President Obama after reviewing forty recommendations from the advisory committee will keep the National Security Agency (NSA) and the Pentagon’s cyber warfare branch under the same command. This comes yesterday despite concerns that too much power is concentrated in the hands of a single military official responsible for both surveillance and directing the growing arsenal of cyber weapons, reports the N.Y. Times.
This means that the military mindset will run the National Security Agency.
As a practical matter, the decision means that Mr. Obama must appoint a four-star military officer to succeed Gen. Keith B. Alexander, the first person to simultaneously run the two organizations, when he retires early next year. Only a military commander can run Cyber Command, which is responsible for defending the military’s computer and sensor systems and carrying out offensive computer-network attacks.
In a statement, Caitlin Hayden, the spokeswoman for the National Security Council, said that Mr. Obama had decided that ‘keeping the positions of N.S.A. director and Cyber Command commander together as one, dual-hatted position is the most effective approach to accomplishing both agencies’ missions.’
The rationale for this approach came in 2009 from then Secretary of Defense, Robert M. Gates, Ms. Hayden said, ‘with the aim of unifying the leadership of the organizations responsible for signals intelligence and defending the nation in cyberspace.’
‘N.S.A. plays a unique role in supporting Cyber Command’s mission,’ she continued, ‘providing critical support for target access and development, including linguists, analysts, cryptanalytic capabilities and sophisticated technological infrastructure.’
The leading candidate to replace General Alexander is Vice Adm. Michael S. Rogers, the current commander of the Navy’s cyberoperations. He was the director of intelligence for the military’s Joint Chiefs of Staff and for the Pentagon’s Pacific Command.
The combined Cyber Command and the security agency’s most famous joint operation so far have been ‘Olympic Games,’ the cyberattacks launched against Iran’s nuclear program.
But the revelation of that operation in 2010 raised questions, when the computer worm involved in the attack escaped from the Natanz nuclear plant and began to circulate around the world. It started a debate about the degree to which the United States wants to make computer weaponry a regular part of its military arsenal.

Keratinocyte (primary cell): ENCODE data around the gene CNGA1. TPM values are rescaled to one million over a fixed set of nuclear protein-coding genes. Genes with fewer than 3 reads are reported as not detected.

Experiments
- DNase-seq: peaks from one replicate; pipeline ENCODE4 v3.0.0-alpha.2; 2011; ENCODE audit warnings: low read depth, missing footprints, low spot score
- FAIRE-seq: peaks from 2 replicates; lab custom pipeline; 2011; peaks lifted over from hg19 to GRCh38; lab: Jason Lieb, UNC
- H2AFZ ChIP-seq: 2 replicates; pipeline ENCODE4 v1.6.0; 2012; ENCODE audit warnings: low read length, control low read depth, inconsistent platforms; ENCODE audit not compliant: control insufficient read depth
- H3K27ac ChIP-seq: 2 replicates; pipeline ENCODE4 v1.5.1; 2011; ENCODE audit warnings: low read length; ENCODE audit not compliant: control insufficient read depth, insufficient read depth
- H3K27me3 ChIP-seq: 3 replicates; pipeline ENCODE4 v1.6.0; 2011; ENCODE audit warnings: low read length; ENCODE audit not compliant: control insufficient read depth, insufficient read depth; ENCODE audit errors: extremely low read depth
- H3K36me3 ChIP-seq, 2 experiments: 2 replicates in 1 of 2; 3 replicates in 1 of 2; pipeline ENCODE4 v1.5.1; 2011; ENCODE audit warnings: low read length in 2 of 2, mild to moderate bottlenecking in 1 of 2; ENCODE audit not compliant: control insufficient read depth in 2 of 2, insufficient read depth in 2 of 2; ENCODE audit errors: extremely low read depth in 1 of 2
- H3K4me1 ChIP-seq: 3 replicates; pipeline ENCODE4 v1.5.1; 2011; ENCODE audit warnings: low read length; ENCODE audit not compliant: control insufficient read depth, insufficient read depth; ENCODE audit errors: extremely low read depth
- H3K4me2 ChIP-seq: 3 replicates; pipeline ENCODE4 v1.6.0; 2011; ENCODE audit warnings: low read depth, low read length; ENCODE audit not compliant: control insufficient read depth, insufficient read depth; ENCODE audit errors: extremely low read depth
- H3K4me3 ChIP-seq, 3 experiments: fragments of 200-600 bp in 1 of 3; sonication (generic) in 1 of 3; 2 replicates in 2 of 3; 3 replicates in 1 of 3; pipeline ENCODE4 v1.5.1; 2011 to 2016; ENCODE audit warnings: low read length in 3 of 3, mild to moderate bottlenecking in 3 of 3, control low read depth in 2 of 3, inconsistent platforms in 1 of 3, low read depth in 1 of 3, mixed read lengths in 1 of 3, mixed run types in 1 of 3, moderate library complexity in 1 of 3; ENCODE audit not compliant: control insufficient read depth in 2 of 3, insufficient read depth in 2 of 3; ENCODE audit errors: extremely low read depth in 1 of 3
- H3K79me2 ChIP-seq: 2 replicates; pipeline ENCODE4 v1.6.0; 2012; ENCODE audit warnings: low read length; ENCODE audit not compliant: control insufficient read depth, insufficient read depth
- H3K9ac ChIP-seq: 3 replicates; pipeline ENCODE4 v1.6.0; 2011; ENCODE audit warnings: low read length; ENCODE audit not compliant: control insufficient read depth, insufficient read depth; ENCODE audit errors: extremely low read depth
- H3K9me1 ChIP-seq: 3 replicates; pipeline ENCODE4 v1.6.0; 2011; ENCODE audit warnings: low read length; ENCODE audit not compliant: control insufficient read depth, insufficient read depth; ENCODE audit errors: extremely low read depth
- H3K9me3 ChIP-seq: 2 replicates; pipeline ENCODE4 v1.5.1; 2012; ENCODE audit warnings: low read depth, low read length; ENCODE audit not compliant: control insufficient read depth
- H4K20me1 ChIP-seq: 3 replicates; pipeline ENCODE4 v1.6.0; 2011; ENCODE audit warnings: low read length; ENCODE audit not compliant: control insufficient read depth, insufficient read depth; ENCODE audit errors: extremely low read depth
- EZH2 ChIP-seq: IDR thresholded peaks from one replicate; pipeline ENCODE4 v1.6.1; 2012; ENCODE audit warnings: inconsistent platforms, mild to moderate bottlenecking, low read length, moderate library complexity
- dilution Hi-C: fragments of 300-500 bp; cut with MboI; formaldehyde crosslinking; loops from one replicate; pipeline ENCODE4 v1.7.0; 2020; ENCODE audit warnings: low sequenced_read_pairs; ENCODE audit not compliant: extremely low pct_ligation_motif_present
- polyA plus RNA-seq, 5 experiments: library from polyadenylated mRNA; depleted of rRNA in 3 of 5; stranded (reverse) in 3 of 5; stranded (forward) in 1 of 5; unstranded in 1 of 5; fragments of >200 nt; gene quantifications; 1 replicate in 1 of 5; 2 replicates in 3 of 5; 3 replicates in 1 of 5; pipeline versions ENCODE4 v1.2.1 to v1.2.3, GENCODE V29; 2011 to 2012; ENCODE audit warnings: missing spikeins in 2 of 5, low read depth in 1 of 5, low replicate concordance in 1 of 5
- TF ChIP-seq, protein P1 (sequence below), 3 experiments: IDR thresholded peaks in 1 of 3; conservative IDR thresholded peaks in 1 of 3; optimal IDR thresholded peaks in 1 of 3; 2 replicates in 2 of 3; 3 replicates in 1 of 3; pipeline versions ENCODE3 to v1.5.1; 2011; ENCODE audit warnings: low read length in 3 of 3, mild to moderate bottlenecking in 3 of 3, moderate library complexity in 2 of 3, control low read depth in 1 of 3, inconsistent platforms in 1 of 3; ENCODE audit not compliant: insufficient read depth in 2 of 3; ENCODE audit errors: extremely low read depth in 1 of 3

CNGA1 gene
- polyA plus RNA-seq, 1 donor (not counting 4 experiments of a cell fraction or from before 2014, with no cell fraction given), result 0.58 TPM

Cyber Command has had an unusual structure and complicated relationship since its beginning in 2009. It is not a stand-alone military command, but is subordinate to the Strategic Command, in Nebraska, which has authority over America’s nuclear arsenal. But it is physically located at Fort Meade, in Maryland, alongside the National Security Agency.
In an interview in November, Mr. Hagel previewed how policy makers and commanders were approaching the question of whether to separate the N.S.A. and Cyber Command.
‘I listen to our combatant commanders very carefully on this, because they’re probably as big a user on a day-to-day basis of the benefits of having those two commands together as anyone.’ Hagel said. ‘And we charge them — America charges them, the Congress, the president, I do — in each of their combatant commander responsibilities, to keep their areas safe, but also keep us all safe.’
The recommendations from the task force, called the Review Group on Intelligence and Communications Technologies, are among several measures suggested earlier this year by Obama, who has said he had ordered a review of the surveillance programs before Snowden leaked secret documents to media.
The report will be made public as details are in progress for release of it.
On Sunday, the White House is due to receive a report from a presidential task force, which is expected to recommend changes to the NSA and its programs.